On the note of ligament laxity and injuries - the research is inconclusive, but it is a consideration that this might not be the ideal time to be pushing and testing your stability (ensure thorough warm ups and be mindful in cutting / impact sports).
However it is still prime time to optimise your strength and performance - so lets maximise that extra energy!
EARLY - MID LUTEAL
· Progesterone levels increase inhibit oestrogen.
· Symptoms may include mood changes, bloating, constipation and increased hunger
Oestrogen remains at a moderate level alongside progesterone – with reduction in strength levels this may be a good time to focus on endurance sports or training.
Think about increasing aerobic fitness rather than pushing PB’s and strengthening (always be mindful of recovery).
· Oestrogen and progesterone start to decline (goodbye fair friends), IT’S PRE-MENSTRUAL TIME!
· Poorer sleep, with low mood, higher levels of anxiety and irritability (fun right!?)
· Some people may find concentration levels and alertness are also reduced
Therefore this is a great time to focus on how you are feeling - do exercise that feels good, and take time for recovery. If this is one of those days that you come home with minimal energy – prioritise sleep, comfort and good vibes.
Side note, when progesterone is high in the luteal stage, metabolism is increased and you can burn up to 300 calories more a day – so if you need a little bit of sweet, sweet goodness (Cadburys is my personal choice) then Honey, YOU’VE EARNT IT.
THE POST MATCH DEBRIEF:
Cool, so we’ve learnt the rules, met the players and executed the game plan.
However, not everyone is the same, some people get THE WORST pre menstrual symptoms – and some get none.
Therefore the key take a way message is to try and understand the changes that effect you.
Track your symptoms and talk about them; with friends, partners, healthcare professionals, coaches. Not only because you may be getting symptoms that impact injuries, training and recovery – but also because it may give an opportunity to make the best of you!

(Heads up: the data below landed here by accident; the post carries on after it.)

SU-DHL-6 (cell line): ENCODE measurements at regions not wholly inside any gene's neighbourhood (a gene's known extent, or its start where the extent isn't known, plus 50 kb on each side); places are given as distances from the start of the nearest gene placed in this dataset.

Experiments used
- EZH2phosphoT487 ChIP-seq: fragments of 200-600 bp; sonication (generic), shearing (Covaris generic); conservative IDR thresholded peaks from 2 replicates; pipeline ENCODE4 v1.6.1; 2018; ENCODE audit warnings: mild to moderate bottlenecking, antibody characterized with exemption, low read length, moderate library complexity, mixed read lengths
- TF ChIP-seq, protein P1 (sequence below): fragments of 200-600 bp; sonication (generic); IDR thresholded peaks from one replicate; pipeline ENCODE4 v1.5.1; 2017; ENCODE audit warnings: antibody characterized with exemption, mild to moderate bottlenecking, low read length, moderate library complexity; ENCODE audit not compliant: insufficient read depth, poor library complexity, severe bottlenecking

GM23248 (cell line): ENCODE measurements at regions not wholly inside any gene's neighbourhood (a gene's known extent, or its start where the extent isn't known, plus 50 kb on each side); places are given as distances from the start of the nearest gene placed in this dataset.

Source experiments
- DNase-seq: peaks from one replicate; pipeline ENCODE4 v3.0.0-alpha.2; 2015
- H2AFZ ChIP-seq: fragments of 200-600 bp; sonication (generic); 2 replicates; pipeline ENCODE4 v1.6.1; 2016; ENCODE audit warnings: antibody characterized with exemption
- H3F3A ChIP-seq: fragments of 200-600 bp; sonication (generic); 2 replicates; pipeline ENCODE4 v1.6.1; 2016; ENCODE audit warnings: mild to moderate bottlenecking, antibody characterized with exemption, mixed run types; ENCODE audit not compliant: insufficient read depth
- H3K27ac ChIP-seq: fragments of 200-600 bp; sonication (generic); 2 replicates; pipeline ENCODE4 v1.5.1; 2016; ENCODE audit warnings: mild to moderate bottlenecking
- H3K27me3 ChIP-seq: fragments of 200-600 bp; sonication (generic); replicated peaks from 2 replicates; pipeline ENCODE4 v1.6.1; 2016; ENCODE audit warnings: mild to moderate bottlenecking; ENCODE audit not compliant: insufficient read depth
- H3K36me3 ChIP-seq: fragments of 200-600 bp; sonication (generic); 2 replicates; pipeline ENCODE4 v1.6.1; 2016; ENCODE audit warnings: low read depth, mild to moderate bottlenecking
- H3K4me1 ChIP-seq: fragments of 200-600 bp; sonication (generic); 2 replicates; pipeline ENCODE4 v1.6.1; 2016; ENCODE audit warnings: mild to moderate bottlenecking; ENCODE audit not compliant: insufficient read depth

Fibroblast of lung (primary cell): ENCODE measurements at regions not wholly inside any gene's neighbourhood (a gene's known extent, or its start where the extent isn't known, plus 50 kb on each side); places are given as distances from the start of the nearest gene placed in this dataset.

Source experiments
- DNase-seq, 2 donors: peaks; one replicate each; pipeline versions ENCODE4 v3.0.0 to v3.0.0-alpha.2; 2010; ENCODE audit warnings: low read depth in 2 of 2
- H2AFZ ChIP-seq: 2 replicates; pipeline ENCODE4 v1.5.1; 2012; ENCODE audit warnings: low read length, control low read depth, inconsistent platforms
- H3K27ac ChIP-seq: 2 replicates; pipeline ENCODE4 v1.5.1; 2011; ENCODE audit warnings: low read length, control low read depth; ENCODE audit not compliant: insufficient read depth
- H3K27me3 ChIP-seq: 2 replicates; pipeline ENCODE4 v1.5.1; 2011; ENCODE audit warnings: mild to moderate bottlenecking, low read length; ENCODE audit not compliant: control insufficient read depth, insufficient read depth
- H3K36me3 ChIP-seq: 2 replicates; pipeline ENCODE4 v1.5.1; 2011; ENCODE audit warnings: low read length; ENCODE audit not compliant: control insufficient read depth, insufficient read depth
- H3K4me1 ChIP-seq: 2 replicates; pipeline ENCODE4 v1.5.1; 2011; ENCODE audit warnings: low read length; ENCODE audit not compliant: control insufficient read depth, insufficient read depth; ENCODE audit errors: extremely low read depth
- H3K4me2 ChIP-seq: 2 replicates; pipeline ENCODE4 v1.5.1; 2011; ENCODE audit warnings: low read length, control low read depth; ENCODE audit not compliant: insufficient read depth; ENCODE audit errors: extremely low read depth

So, the next time I see you in clinic – let’s talk about it!
Oh... and also - this wouldn't be a women's world cup edit without a good old GO LIONESSES!
Bernstein, C. Behringer, M (2023). Mechanisms underlying Menstrual Cycle Effects on Exercise Performance: A Scoping Review. Women in Sport and Physical Activity Journal. 1, 1-18.
Ekenros L, von Rosen P, Solli GS, Sandbakk Ø, Holmberg HC, Hirschberg AL, Fridén C. Perceived impact of the menstrual cycle and hormonal contraceptives on physical exercise and performance in 1,086 athletes from 57 sports. Front Physiol. 2022 Aug.
Maruyama S, Yamazaki T, Sato Y, Suzuki Y, Shimizu S, Ikezu M, Kaneko F, Matsuzawa K, Hirabayashi R, Edama M. Relationship Between Anterior Knee Laxity and General Joint Laxity During the Menstrual Cycle. Orthop J Sports Med. 2021 Mar 29;9(3)
McNulty, K. L. et al (2023). The symptoms experienced by naturally menstruating women and oral contraceptive pill users and their perceived effects on exercise performance and recovery time post training. WSPAJ.
Schoep ME, Nieboer TE, van der Zanden M, Braat DDM, Nap AW. The impact of menstrual symptoms on everyday life: a survey among 42,879 women. Am J Obstet Gynecol. 2019 Jun;220(6).
Unicef. (2023). Menstrual Hygiene. [Online]. Unicef. Available at: https://www.unicef.org/wash/menstrual-hygiene. [Accessed 19 August 2023].
Wallace, H. (2022). The Female Factor. London: Hodder and Stoughton. pp.11 - 65.